trepreneurial risks (―Risikozuschlag‖). Individual shareholders’ tax-
es must be taken into account by deducting a hypothetical income
tax burden of (until now) thirty-five percent.
     The average share price in the stock market during a reasona-
ble time before the valuation date sets the bottom line for the com-
pensation.68 The Constitutional Court became the moving actor in
the field. Against long-standing German tradition, the Court re-
quired taking into account the share price at the stock exchange and
established it as the minimum compensation for minority share-
holders.69 This latter aspect, however, is controversial: the Court
did not discuss the importance of ―noise trading‖ and ―chaos theory‖
on the ―walk‖ of share prices.70 In addition, the Court created new
appraisal rights in squeeze out situations that were not provided for
by statute.71

      c.   Transplants?
    The discussion of these European and German standards should
not be interpreted as a recommendation for transplanting them into
the United States. Since Alan Watson’s studies on transplants, we
know all too well that transplants are not as easily made as ex-
pected by non-comparatists.72 They may become ―law without con-

   66. See GG art. 14.
   67. German Constitutional Court, JURISTENZEITUNG 342 (1999).
   68. Id.
   69. Id.
   70. Lawrence A. Cunningham, From Random Walks to Chaotic Crashes:
The Linear Genealogy of the Efficient Capital Market Hypothesis, 62 GEO. WASH.
L. REV. 546, 552, 565, 582 (1994); see also, e.g., IAN STEWART, DOES GOD PLAY
DICE? ch. 8 (1989).
   71. German       Constitutional     Court,      NEUE    ZEITSCHRIFT    FUER
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text‖73 and take unexpected twists. My intention in referring to Eu-
rope and Germany is simply to show that accounting and evaluation
can be seen as legal matters belonging in the hands of lawyers, not
to the exclusion of accountants, but as partners in cooperative activ-

11. Loss of Geography
     The lawyer/accountant dichotomy gets a new turn with the ―loss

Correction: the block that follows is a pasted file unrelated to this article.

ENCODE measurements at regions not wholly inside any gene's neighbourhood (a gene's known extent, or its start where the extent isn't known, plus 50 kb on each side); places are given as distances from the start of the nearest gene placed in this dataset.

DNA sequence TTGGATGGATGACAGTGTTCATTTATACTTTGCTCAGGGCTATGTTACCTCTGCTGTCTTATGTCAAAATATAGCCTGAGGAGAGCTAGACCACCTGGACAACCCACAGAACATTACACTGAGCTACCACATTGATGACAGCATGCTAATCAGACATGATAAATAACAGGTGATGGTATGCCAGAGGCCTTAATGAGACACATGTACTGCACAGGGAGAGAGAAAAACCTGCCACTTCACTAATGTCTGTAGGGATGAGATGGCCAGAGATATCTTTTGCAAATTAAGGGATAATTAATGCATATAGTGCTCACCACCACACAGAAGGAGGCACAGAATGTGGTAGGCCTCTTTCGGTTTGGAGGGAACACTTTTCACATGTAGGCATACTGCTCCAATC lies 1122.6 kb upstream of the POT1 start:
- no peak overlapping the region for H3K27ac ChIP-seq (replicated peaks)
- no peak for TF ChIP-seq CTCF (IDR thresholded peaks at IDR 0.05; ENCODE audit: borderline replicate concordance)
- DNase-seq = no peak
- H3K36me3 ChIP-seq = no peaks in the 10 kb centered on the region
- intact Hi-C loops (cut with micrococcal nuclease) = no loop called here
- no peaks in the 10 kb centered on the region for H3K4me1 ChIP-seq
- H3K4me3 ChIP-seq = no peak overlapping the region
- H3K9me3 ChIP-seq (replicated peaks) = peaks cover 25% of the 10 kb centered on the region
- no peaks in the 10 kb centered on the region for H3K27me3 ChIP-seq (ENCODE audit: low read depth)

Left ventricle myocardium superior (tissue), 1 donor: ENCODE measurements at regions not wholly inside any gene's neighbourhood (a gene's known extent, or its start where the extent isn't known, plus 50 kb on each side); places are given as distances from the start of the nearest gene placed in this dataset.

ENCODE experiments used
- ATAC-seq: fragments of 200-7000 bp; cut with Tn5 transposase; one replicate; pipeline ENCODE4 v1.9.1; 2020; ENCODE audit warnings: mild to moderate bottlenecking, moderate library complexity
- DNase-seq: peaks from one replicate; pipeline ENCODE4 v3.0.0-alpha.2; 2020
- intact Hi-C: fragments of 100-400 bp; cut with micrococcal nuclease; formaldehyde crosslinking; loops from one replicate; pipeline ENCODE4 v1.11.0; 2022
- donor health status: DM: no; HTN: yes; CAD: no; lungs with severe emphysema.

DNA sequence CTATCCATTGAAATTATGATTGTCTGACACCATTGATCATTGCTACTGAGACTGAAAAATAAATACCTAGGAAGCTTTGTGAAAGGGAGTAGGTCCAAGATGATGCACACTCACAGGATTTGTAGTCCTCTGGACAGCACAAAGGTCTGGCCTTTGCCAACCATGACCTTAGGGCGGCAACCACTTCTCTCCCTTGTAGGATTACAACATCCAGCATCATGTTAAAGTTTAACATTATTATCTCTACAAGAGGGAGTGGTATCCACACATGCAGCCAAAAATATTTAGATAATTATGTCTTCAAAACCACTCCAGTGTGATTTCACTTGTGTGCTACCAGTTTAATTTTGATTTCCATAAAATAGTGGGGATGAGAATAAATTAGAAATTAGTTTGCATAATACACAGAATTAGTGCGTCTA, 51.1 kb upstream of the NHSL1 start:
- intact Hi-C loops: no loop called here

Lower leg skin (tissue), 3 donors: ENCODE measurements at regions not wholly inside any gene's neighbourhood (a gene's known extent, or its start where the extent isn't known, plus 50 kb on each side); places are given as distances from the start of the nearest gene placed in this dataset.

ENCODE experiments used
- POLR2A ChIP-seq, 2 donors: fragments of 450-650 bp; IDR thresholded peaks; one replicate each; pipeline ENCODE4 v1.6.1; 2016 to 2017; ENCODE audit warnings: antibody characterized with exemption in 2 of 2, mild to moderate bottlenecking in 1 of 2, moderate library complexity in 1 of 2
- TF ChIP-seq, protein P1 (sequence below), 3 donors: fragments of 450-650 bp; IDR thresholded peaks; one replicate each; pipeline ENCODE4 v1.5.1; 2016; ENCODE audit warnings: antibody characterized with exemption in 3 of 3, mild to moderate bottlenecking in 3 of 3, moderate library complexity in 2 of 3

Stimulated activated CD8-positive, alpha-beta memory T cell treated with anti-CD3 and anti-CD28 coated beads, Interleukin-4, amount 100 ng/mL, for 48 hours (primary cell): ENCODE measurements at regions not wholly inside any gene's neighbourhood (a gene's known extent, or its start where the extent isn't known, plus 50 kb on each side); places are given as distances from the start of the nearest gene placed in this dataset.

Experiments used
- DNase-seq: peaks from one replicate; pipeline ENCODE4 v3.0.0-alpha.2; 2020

of geography.‖ This term is chosen to indicate that the geographical
concepts that lie behind the lawyers’ concepts of ordering might
wither away. This is clearly visible in the European Union.74

     a.    Europe
     By tradition, most Continental European member states follow
the ―real seat theory‖ with regard to the applicable corporation law.
The theory requires incorporation under the law of the state where
the entity has its central administration.75 The consequences of
non-compliance are harsh: The entity will not be recognized as a ―le-
gal person‖ providing limited liability.76
     It has long been debated whether the seat theory is compatible
with the right of establishment in the European Union. In the fam-
ous Centros case,77 the European Court of Justice gave a cryptic opi-
nion that might seriously affect the seat theory.78 The Austrian Ob-
erste Gerichtshof saw it that way,79 whereas the German
Bundesgerichtshof (Federal Court of Justice)80 and a German Com-
munal Court81 referred the question again to the European Court of
Justice. The outcome is open.
     One thing, however, is clear: To the same degree as the seat
theory withers away, market-oriented points of attachment will rise,

    73. See generally ALAN WATSON, LAW OUT OF CONTEXT (2000) (concerning
―the complexity of the relationship between law and the society in which it op-
    74. See, e.g., Quentin Peel, Survey-Europe Reinvented: Rich Man’s Club
Prepares to Admit New Members, FIN. TIMES (London), Jan. 19, 2001, at 26
(―The enlarged EU will offer a huge single market to business, with common
standards, and without important trade barriers.‖).
    75. Bernhard Grossfeld, Loss of Distance: Global Corporate Actors and
Global Corporate Governance, 34 INT’L LAW. 962 (2001).
    76. Andreas Lachmann, Haftungs-und Vermögensfolgen bei Sitzverlegung
ausländischer Kapitalgesellschaften ins Inland, Frankfurt/M. 2000.
    77. Case 212/97, Centros, Ltd. v. Erhvervs-og Selskabsstyrelsen, 1999
E.C.R. I-1459.
    78. See generally Richard Buxbaum, Back to the Future? From “Centros” to
the “Ueberlagerungstheorie,” FESTSCHRIFT SANDROCK 149 (2000).
Die Sitztheorie in der Centros—Aera: Vermeintliche Probleme und unvermeid-
liche Aenderungen, RECHT DER INTERNATIONALEN WIRTSCHAFT 167, 178 (2000).
    81. Id. at 927.